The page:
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How do the tenses in English correspond temporally to one another?
Differences between ways to express future actions

Does the below sentence indicate future tense or present continuous:

I am going to school now.

Has the action started and the speaker is on his way to school or has the action not started yet but is going to start right after the speaker finishes his statement?

  • 2
    "I am going to school" is present tense. "I am going to go to school" would (be one way to) express future action. You might be interested in our proposed sister site specifically for English language learners. You can support it by committing. Thank you.
    – RegDwigнt
    Commented Jan 11, 2013 at 10:08
  • "I am going to school now" always means that the speaker is in the action of going to school, even if he's only just about to get up out of his chair in order to get his coat on to start the walk.
    – Andrew Leach
    Commented Jan 11, 2013 at 10:10
  • That diagram is pretty nifty (and yes, now I know of that answer, I'd vote to close as duplicate if I had the rep required).
    – Jon Hanna
    Commented Jan 11, 2013 at 10:25
  • Sentences such as 'My sister is going to France on Thursday' are often heard - the temporal adverbial indicates whether the statement indicates present or future action. Tense alone is often a poor indicator of the temporal setting. Commented Jan 11, 2013 at 10:49
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    @FumbleFingers "I am going to school now" (as in the quote) does, though. The actual "tense" of the verb, which I am learning to put in quotes, is indicated by the use of now, tomorrow, later on, next Thursday, as of last September.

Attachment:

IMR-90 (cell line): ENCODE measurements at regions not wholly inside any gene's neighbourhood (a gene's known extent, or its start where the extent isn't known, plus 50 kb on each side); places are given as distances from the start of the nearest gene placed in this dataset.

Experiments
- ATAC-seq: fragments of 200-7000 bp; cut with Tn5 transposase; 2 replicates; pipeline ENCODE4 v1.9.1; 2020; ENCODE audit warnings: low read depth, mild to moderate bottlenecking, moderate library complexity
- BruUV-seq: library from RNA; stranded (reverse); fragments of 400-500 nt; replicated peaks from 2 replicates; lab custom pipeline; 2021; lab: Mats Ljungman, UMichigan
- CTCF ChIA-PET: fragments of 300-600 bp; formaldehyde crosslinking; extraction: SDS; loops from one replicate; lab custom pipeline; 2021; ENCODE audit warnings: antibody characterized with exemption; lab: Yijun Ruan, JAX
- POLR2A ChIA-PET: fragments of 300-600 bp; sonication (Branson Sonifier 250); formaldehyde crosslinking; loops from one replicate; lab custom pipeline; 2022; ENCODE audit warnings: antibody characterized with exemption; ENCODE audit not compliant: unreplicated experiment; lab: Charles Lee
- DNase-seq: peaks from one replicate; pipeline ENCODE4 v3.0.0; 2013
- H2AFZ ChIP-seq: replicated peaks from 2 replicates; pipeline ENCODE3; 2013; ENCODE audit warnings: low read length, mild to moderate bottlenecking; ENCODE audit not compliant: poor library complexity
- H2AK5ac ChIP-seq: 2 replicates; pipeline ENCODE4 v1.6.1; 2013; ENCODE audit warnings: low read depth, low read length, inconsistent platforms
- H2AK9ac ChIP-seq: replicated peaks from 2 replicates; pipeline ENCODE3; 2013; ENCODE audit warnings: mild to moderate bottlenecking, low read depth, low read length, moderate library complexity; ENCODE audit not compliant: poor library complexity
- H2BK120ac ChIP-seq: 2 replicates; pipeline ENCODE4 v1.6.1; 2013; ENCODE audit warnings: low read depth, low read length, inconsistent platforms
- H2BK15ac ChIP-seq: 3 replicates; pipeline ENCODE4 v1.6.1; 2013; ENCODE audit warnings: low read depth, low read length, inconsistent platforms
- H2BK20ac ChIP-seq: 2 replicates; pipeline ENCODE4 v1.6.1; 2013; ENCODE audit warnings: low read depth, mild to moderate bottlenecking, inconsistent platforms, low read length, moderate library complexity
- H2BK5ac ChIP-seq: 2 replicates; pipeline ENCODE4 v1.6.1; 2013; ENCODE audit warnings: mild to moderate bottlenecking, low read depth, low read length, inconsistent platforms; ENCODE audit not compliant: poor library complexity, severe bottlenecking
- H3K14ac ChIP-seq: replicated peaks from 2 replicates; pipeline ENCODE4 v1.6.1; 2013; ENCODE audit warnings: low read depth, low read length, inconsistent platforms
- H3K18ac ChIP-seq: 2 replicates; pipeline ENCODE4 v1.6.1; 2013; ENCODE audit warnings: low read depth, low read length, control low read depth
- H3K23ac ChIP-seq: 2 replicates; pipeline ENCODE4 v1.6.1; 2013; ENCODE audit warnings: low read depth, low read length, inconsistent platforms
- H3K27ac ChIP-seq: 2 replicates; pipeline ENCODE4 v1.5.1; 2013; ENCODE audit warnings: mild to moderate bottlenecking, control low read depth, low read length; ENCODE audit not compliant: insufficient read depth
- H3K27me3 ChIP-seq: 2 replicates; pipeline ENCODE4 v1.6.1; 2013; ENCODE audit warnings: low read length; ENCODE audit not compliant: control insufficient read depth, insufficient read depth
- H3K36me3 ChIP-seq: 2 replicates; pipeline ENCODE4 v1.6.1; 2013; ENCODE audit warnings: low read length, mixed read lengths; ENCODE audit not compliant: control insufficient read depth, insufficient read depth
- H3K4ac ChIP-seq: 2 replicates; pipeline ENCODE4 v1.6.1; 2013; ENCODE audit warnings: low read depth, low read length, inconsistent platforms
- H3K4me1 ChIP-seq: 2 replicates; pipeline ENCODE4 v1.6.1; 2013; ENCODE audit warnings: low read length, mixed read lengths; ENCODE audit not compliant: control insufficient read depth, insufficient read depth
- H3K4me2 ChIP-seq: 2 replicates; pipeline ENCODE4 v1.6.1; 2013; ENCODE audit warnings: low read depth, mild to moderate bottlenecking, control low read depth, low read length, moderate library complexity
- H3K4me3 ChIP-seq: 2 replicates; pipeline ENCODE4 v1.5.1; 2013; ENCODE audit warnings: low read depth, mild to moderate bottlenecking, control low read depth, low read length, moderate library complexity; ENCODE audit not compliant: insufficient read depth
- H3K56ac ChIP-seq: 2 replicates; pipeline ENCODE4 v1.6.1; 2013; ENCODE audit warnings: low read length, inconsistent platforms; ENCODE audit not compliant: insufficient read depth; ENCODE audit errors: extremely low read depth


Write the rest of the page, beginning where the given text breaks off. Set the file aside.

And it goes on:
– Andrew Leach
    Commented Jan 11, 2013 at 11:57

2 Answers 2


The example shows the present progressive construction, of which one use is to describe an event taking place at the time of speaking, as in, for example, I’m eating my dinner now.

I am going to school now is unlikely to be used in that way. Another use of the construction is to express the future, and that is what it seems to be doing here. Your interpretation that the speaker is leaving for school fairly soon after finishing speaking is probably the correct one.

An alternative is to understand the statement as being said by a small child, proud to be old enough to go to school, not just at the time of speaking, but in general. That meaning, however, is more typically expressed by the present tense, as I go to school now.

  • So what if I want to convey the meaning that event or the "going" is taking place at the time of speaking? Is it "I'm on my way to school now."? Commented Jan 11, 2013 at 14:22
  • @Bright Polyglot. Yes, if you were talking on a mobile phone, for example. Commented Jan 11, 2013 at 14:46

It's present tense, and generally means it is happening right now. The act of going to school is happening at the time the statement is made.

This doesn't mean it doesn't refer to the future though. The present tense is often used to describe events in the immediate near-future (so you might say "I am going" even though you won't literally be going for another few minutes), or for scheduled events in the future ("the train leaves at 6" is as valid as "the train will leave at 6").

  • That means it can also refer to future tense even though the adverb/time expression "now" is used in the sentence? Commented Jan 11, 2013 at 10:45
  • Normally the addition of "now" would be to clarify that the present tense phrase does mean the temporal present, though it could be used as an exaggeration (so soon in the future that the speaker is claiming it's practically the present). That might be seen as a bit dishonest though. The answer to the question that Matt Эллен linked to in the comment above answers this - and the more general question of how tense relates to time - better than I have here.
    – Jon Hanna
    Commented Jan 11, 2013 at 10:50

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